When MS wants something bad enough they have the money to follow through. I wouldn't count them out...lots of typical MS users will likely switch into this program creating a decent sized market. Think it's a solid strategy for Microsoft to expand their services. Have a look at their new C-dragon technology... MS is actually coming out with some cool stuff lately
Cash back is hot these days, Thats the entire reason sites like fatwallet exist.
From today's Washington Post regarding MS Cashback:
|"It's a bold move that goes for Google's throat, and it will likely have a material impact on their search market share. |
The key takeaway: Google's search dominance is growing, and everything Microsoft has historically thrown at them has done nothing to slow them down. This new approach is both desperate and brilliant. Desperate because Microsoft is giving away most of the search revenue to get market share gains. Brilliant because they have such a small share of search revenue today that they have little to lose, and they are hitting Google hard in their core business."
Rest of story [washingtonpost.com]
[edited by: Reno at 1:09 pm (utc) on May 22, 2008]
NICE. Spend that money online. This will be great for those of us in E-Commerce.
Have u seen how crap their site is. It is so desperate.
|Brilliant because they have such a small share of search revenue today that they have little to lose, and they are hitting Google hard in their core business. |
Nothing to lose is alot different in my books than 'brilliant'. This is unlikely to hit Google in the core.
Glad to see this. I really hope that cashback eats itself as quickly as possible.
It seems to be a race to the bottom. First cashback sites gave a percentage of affiliate revenues back to end-customers, then it was 100% of affiliate revenues, then it was 100% of affiliate revenues plus a portion of the sales incentives the cashback sites were awarded for putting through such a large volume of qualified traffic, now it's 100% of affiliate revenues plus 100% of the sales incentives.
And what's next? All of the above plus CPM advertising revenues as well? And then? How desperate will competing cashback sites get to keep clawing on to market share?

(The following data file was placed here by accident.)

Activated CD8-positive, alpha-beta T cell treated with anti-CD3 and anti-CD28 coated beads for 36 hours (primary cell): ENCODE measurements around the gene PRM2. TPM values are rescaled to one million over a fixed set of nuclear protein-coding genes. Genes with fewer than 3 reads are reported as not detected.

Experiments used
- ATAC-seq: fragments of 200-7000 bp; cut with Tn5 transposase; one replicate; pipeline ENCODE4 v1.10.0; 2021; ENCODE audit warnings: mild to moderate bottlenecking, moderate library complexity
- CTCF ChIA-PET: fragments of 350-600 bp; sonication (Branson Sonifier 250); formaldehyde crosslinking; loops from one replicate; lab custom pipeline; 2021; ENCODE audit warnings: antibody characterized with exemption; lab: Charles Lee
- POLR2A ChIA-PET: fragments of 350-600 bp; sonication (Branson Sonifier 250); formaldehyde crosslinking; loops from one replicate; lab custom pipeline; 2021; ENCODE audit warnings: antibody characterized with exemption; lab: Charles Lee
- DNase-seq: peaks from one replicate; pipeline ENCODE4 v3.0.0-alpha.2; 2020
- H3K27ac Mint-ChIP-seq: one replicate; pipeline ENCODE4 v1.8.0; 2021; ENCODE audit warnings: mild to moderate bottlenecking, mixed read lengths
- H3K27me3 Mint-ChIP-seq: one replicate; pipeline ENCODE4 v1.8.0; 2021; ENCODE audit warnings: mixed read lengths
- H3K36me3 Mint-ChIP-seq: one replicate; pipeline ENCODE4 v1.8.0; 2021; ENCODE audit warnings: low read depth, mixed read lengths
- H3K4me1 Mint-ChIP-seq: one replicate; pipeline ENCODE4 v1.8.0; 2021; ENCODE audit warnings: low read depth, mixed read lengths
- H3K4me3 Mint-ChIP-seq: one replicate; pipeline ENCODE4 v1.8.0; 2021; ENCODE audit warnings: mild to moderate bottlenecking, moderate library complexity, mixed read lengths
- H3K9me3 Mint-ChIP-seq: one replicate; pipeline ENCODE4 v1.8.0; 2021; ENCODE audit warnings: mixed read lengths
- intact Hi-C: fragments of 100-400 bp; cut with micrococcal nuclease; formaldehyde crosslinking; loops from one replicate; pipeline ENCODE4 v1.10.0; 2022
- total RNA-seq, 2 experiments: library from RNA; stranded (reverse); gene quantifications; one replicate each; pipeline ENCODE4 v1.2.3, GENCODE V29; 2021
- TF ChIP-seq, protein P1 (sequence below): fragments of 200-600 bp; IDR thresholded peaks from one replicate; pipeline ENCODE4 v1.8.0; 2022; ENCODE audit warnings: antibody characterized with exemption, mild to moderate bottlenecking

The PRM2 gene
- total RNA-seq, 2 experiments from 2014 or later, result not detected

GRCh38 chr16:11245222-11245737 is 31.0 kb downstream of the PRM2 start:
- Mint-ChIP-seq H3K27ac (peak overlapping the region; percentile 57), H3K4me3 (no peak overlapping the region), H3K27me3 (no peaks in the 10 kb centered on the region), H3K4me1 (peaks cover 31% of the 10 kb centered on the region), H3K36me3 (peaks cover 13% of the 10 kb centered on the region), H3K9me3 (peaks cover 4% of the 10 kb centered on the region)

And at the same time as competition gets tougher and more numerous and profit margins get thinner for the cashback sites, there is a serious problem on the horizon.
The beauty of CPA is that it is win-win-win: a win for the publisher, a win for the network and a win for the merchant which gets a sale it wouldn't otherwise have got.
Cashback is oftentimes win-win-lose. Because end-customers who were going to buy something anyway deliberately seek out a cashback site to buy it through. The merchant ends up with the same number of unit sales but finds itself paying commission on a lot more of them.
I think cashback was doomed the moment more than three people thought it was a good idea. The fact that a leviathan such as MSN has now rumbled into the marketplace signals (I hope) the final death-throes of this cleverly thought up, but ultimately limited-shelf-life business model.
|I really hope that cashback eats itself as quickly as possible. |
I wonder where MS can/will turn if this idea doesn't work?
After all, if it should happen that the company continues to lose market share even when they are willing to pay people to use their service, what can they do next to make a genuine difference?
Possible answer: Do whatever it takes and spend whatever is required to build the world's best search engine, on the assumption that people really will gravitate to quality.
Now there's a radical idea ;)
Wow....obviously the WebmasterWorld community doesn't care about this AT ALL.
..wonder if they'll have better luck with 'Joe User'?